Volume 2, Issue 3
3rd Quarter, 2007

Past Imperfect: Ancient Legal Codes and Future Transbeman Law - Precedents, Problems & Paradoxes

Professor Sam N. Lehman-Wilzig

Page 4 of 5

The Present

I do not mean to suggest that Ancient, Medieval and early Modern Legal precedents are the only source for our question. Indeed, there are several contemporary trends that could – and probably will – also provide a foundation for future Transbeman law and jurisprudence. To cite but one very recent example: the Spanish legislature is seriously considering legislation to grant certain “human rights” to the Great Apes, and the draft law even talks about the evolutionary and genetic similarities between humans and great apes”. This is a direct outcome of Prof. Peter Singer’s, “Animal Liberation”book and the “Great Ape Project” [1] that he founded. If this should happen, it might be a landmark in future Transbeman history, for it would have laid down the basic principle that non-humans may deserve human rights (many legal systems grant mammals certain “rights” such as painless slaughter etc. but those are not “human” rights).

However, the Spanish case is very interesting from a different perspective. If we think about it, virtually the entire history of the struggle for full civil rights in the past has been a bottom-to-top phenomenon, i.e. the persecuted fighting the elite establishment for greater social recognition and expanded rights. In the contemporary Great Ape Project we find the reverse: a top-to-bottom movement of humans fighting for expanded rights for those “beneath” them on the totem pole.

What does this mean? In almost all the science fiction books and movies that I am aware of we see the same conventional pattern (e.g. Asimov’s “Bicentennial Man” [2] ): it is the non-human creature that is demanding human rights, exactly as the slaves of yesteryear. When we think of the future, the usual nightmare scenarios emerge: robots becoming more intelligent and ultimately war breaks out as they try to seize control, etc. (e.g. Karl Capek’s pioneering book on robots: RUR [3]). However, if the top-to-bottom approach becomes dominant, then I believe that that would preempt any such “warfare”, because the granting of rights to Transbemans would come from humans themselves (even if struggling politically against each other) and not through any type of Spartacus uprising. [Without digressing too much, it can be noted that the Deep Green movement viewing Mother Earth as a moral Being in its own right and having fundamental rights, is another example of the contemporary “top-to-bottom” approach.]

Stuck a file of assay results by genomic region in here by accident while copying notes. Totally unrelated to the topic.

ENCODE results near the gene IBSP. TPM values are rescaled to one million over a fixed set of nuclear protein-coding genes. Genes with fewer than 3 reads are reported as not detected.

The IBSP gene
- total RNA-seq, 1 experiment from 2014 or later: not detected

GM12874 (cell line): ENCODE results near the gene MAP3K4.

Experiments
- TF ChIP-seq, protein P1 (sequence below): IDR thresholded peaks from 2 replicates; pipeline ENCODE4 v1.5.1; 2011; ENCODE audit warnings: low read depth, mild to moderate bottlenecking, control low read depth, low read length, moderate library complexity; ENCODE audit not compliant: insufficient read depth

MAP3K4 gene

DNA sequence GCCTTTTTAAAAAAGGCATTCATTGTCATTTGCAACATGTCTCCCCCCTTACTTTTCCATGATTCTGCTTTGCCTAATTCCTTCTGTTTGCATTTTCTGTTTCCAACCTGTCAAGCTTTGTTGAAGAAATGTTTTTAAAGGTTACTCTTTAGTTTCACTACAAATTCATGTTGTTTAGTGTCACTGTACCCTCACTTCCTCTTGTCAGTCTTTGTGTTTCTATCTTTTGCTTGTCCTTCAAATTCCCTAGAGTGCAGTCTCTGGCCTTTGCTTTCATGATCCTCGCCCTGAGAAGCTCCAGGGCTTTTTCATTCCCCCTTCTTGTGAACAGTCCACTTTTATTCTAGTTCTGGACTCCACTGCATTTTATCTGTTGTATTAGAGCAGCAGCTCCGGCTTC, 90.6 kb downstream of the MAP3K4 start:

Image 3: Contemporary Trends

We should also note that computer hardware research has recently had some initial success with biological chips, i.e. we may well have a situation in the future where the “non-biological body” argument against giving rights to robots may no longer be relevant because they could be constructed of organic material! Finally, as Kurzweil cogently notes, humans themselves could “enhance” their powers by “interfacing” with inorganic computers – a situation that would further blur the line between organic and inorganic beings – and the rights accruing to each.

Image 4: Paradox, Problem & Preferred Policy

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1. The Great Ape Project – an international group founded to work for the global removal of non-human great apes from the category of mere property, and for their immediate protection through the implementation of basic legal principles designed to provide these amazing creatures with the right to life, the freedom of liberty and protection from torture.
http://www.greatapeproject.org/ August 3, 2007 4:40PM EST

2. Bicentennial Man – a novel by writer, Isaac Asimov. The "Bicentennial Man" of the title is a robot, who acquires the name "Andrew Martin" from the family which he valets for. He discovers a talent for woodworking and craftsmanship, gets himself declared legally human (fortunately his original owners are a family of political lawyers), and gradually becomes medically human as well; finally he is allowed to die a "natural" death, two hundred years after his construction.
http://www.nicholaswhyte.info/sf/tbm.htm August 3, 2007 5:29PM EST

3. RUR(Rossum's Universal Robots) is a science fiction play by Karel Čapek. It premiered in 1921 and is famous for having introduced and popularized the term robot.
http://en.wikipedia.org/wiki/R.U.R._(Rossum's_Universal_Robots) August 3, 2007 5:33PM EST

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